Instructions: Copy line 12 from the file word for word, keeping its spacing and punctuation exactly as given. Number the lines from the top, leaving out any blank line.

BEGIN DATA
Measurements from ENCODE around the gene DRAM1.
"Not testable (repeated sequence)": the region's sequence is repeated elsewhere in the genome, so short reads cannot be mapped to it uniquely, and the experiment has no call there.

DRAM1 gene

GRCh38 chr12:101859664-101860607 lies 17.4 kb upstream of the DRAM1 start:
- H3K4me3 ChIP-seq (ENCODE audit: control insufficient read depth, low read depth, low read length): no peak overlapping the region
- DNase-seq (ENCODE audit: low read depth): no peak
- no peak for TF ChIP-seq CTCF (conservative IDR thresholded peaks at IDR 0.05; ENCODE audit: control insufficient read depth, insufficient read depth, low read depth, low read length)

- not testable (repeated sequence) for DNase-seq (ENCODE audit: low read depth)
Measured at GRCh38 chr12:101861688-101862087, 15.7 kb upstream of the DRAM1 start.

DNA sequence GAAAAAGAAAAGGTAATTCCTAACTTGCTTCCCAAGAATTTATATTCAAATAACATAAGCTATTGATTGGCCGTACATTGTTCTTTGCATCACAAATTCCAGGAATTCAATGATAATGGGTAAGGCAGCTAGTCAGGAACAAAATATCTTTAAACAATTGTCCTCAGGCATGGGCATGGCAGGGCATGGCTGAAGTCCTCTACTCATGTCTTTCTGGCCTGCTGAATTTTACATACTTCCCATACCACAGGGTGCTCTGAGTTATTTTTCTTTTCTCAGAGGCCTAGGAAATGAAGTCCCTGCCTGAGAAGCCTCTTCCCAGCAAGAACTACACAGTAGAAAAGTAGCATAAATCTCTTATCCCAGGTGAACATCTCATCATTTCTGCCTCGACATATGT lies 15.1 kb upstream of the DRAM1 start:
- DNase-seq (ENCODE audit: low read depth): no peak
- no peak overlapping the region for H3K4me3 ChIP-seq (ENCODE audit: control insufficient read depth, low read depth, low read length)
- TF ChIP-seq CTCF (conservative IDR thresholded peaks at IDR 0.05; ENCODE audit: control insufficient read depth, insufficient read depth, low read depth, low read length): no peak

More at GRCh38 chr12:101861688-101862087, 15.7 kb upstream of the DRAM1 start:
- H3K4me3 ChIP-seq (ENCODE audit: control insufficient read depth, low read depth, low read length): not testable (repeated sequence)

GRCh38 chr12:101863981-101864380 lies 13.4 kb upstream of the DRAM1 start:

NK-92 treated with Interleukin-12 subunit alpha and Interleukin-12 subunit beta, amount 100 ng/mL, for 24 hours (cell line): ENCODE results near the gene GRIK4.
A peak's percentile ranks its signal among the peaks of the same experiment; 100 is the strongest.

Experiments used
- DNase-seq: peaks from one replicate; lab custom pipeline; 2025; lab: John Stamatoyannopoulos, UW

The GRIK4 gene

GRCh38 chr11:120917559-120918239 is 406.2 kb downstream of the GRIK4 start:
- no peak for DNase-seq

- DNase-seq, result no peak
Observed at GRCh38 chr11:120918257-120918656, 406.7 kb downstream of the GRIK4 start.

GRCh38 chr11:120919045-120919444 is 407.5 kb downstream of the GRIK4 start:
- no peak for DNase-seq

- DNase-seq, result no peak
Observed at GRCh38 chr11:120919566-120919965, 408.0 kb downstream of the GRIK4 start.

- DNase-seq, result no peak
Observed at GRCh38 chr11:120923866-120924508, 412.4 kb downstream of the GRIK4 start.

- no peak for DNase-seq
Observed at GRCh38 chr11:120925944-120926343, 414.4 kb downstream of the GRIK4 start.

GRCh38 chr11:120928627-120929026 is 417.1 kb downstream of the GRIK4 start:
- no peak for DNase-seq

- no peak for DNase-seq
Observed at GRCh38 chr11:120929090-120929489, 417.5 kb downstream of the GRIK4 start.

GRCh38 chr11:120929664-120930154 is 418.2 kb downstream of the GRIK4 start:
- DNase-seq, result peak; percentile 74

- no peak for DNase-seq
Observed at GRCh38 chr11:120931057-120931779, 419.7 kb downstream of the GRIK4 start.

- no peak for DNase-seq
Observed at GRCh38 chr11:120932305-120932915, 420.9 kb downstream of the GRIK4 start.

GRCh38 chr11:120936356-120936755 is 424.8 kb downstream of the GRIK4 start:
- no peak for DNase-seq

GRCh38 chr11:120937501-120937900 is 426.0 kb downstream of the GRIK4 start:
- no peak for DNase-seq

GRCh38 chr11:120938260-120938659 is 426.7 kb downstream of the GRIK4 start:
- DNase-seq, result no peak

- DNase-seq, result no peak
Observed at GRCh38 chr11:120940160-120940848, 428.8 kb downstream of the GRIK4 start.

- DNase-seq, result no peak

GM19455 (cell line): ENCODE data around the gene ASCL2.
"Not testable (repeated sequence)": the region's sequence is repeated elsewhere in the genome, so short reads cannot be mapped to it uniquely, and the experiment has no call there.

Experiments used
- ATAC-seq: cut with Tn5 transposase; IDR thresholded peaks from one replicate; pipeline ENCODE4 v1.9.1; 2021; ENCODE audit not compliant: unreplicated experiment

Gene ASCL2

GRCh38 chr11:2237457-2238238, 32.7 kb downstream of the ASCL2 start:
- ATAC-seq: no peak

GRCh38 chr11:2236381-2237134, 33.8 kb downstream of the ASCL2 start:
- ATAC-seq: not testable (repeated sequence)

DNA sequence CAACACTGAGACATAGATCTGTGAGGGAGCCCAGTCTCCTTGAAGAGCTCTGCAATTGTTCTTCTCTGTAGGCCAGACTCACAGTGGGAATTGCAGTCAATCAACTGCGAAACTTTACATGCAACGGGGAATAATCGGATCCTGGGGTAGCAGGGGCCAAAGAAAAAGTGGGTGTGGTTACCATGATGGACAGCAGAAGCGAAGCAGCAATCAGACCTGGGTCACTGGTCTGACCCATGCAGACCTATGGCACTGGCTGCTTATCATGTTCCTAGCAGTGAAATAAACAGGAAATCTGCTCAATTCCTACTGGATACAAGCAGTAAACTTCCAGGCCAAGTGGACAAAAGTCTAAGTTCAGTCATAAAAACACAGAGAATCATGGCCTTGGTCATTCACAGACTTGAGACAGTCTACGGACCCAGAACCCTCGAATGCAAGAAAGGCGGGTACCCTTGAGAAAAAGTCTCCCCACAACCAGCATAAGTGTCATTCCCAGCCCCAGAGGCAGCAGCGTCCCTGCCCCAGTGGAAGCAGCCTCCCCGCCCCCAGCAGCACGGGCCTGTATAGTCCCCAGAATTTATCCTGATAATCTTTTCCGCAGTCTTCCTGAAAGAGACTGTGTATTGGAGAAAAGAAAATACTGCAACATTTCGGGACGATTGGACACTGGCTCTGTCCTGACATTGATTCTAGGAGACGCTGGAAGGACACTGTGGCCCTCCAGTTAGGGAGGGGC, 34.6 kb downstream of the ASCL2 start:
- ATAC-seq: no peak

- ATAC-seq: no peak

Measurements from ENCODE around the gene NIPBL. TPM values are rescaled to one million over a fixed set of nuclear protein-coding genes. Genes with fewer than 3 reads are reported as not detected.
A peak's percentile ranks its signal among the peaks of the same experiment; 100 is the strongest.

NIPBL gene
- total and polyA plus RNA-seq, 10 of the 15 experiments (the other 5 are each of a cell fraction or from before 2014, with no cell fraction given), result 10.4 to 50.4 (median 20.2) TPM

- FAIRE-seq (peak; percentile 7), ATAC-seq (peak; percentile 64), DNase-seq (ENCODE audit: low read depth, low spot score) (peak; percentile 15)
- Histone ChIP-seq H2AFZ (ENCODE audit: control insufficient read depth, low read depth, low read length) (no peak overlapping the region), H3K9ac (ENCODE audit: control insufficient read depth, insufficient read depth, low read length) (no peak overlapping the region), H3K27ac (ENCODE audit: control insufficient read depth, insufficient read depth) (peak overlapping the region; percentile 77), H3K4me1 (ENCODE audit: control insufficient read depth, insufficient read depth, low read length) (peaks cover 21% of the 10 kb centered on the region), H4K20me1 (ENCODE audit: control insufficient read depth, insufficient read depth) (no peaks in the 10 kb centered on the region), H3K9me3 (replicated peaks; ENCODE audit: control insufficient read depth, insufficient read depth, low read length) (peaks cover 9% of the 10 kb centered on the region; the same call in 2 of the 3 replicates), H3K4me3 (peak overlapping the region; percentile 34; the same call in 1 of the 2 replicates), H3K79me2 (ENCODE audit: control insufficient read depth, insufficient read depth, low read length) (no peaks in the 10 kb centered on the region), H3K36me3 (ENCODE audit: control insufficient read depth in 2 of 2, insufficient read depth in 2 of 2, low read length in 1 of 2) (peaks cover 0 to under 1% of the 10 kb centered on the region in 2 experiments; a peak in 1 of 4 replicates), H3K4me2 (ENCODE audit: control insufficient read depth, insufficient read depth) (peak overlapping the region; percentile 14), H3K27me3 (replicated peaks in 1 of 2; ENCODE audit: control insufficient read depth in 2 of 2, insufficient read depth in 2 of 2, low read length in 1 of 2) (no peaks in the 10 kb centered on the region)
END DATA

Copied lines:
- no peak overlapping the region for H3K4me3 ChIP-seq (ENCODE audit: control insufficient read depth, low read depth, low read length)